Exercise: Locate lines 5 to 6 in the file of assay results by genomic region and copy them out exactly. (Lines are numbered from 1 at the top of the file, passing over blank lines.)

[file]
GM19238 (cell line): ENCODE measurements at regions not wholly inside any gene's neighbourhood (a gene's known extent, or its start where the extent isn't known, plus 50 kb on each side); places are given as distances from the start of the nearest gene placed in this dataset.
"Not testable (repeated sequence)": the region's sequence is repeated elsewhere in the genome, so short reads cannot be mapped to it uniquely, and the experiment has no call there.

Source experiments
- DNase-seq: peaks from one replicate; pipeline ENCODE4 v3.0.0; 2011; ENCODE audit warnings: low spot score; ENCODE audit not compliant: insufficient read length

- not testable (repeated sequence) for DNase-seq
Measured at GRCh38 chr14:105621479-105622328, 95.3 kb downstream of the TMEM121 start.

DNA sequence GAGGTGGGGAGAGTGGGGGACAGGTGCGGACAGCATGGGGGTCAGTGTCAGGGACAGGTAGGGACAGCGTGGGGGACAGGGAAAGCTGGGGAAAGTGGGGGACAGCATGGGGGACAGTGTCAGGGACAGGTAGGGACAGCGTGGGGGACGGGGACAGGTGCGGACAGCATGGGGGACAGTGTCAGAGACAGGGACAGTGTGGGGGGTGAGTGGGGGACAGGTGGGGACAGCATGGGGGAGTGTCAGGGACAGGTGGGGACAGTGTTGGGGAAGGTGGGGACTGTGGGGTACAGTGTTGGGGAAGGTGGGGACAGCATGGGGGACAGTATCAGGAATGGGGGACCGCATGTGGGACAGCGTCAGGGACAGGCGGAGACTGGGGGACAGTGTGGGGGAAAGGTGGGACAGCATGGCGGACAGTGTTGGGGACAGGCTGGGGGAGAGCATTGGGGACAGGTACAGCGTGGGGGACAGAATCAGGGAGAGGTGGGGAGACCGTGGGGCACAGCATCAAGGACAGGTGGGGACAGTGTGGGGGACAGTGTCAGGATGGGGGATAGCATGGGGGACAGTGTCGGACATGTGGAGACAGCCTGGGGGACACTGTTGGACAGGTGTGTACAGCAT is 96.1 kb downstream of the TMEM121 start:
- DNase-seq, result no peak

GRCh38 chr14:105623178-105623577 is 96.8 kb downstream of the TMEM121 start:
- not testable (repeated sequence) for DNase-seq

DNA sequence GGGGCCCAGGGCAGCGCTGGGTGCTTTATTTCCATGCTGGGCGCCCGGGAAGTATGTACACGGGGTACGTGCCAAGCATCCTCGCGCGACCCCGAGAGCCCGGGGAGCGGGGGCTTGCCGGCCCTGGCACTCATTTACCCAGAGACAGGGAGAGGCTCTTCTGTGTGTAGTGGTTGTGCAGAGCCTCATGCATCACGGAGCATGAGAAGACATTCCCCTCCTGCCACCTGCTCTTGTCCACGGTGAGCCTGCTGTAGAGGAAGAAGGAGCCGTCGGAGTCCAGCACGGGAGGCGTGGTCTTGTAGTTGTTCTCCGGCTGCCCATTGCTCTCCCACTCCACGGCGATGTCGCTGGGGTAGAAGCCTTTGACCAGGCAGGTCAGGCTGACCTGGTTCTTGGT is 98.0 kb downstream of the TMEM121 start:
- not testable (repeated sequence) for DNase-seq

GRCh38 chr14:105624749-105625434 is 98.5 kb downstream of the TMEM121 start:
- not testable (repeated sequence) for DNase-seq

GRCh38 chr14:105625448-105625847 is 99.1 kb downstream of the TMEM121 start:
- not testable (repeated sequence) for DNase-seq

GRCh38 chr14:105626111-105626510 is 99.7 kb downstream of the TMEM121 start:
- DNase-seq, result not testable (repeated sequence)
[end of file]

- not testable (repeated sequence) for DNase-seq
Measured at GRCh38 chr14:105621479-105622328, 95.3 kb downstream of the TMEM121 start.